The same principle applies to steel bikes. Aesthetically timeless, yet as far as technology goes, some of the newest models are totally up-to-date and modern. Trendy looking carbon models on the other hand are like Apple-Watches: exciting and innovative– but also so strongly subjected to the ever increasing speed of technological evolution, that after a short period of time they already look dated. You wouldn’t leave your kids an Apple watch as inheritance, would you?

Still, it’s not only a question of design, but also a matter of functionality. If we observe the persistent trend of Café Racers, we realise that we are looking at timeless fun-machines. These are just simpler products which anyone can understand and repair. Amongst other things Chris Reitz’s design studio also modernises and customises older Triumph models. For many of his customers the performance of modern motorbikes is so extreme, almost dangerous, lastly frightening, that they opt for more comfortable and timeless models, which happily renounce the constant arms race.

Is carbon still special?

Definitely not! These days the key question is not what we use, but how we use it. With carbon we can still create completely different frame designs. Yet the process of building a carbon frame incorporates an impressive amount of craftsmanship. With UNNO Bikes, Cesar has pushed carbon-manufacture to the limit: a limited edition of 15 units, all handcrafted in Barcelona– from the CNC-moulds through the small carbon parts all the way to the carbon layering, baking and finishing processes. Wow! The same fascination radiates from the 904 GTS, with its body shaped from composite materials for the first time, with lines that would melt every designer’s heart.

“Bikes are real retro-products “, says Cesar Rojo, “even when they’re made out of carbon- fibre.” Because it doesn’t only come down to the product, but also to how it’s being used. Despite the technical innovations, electronic shifting and mechanical parts, the bicycle still is seen as an analogue product: swing your leg over the saddle and start pedalling– simple.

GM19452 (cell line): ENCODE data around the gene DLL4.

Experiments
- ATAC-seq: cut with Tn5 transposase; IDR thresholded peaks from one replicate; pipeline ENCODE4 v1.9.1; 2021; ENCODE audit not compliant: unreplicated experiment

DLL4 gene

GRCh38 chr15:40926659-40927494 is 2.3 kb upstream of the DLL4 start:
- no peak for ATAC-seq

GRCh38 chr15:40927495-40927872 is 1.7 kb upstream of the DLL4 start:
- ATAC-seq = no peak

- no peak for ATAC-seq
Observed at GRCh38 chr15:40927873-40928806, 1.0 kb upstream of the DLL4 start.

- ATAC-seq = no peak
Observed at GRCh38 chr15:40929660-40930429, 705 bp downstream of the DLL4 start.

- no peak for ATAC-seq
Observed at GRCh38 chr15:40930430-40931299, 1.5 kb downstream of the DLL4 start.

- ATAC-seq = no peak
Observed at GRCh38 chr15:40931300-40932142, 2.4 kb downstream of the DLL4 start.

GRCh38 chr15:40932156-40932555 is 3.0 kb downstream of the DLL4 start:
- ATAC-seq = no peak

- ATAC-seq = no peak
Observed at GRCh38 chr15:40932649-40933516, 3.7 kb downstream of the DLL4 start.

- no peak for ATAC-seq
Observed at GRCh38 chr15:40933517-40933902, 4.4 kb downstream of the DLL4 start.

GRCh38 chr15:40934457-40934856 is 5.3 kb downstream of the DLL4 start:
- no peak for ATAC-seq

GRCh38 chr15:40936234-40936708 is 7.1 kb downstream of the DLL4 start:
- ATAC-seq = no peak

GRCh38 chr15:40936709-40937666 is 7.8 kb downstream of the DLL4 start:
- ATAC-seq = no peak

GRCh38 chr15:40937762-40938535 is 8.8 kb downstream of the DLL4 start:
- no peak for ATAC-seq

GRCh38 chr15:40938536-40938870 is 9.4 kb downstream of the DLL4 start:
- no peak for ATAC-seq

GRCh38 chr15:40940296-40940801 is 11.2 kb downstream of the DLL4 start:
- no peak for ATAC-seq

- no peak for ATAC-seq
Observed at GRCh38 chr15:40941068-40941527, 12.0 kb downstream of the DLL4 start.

Back in the days Porsche released a limited number of 100 units of the 904 GTS, with the name Carrera GTS, at a price of 29,700 Deutsche Mark. Today some of these specimens are auctioned for over €2 million. So what exactly defines a price that sets the value of a luxury product?
By definition luxury items are just expensive and rare, but as Chris also adds, sometimes “redundant too”. It would be too easy to compare “expensive” and “considered luxurious” with actual, true Luxury; in the end, the definition is a subjective matter. Luxury doesn’t even necessarily relate to a specific product, for some of us it might just be time or a particular event, for others a TV set or a fridge. The more insecurity we carry inside, the more we cling onto the status and luxury-symbols dictated by our society.

“Being able to switch off” is the real luxury “, Christian throws in. „Why would I even want to switch off?”, is the objection. „Time is the real luxury“. “Why take time off, when you already do what you love doing?“ The conclusions of our conversation take us back to the beginning of our considerations and its keystone: passion. Passion decides how much emotion, money or time we are ready to spend. This is the true, irrational and imponderable parameter we use to define luxury with. Because what is it worth, if it has no value to you?

Words: Charles Nicholson, Robin Schmitt Photos: Brazo de Hierro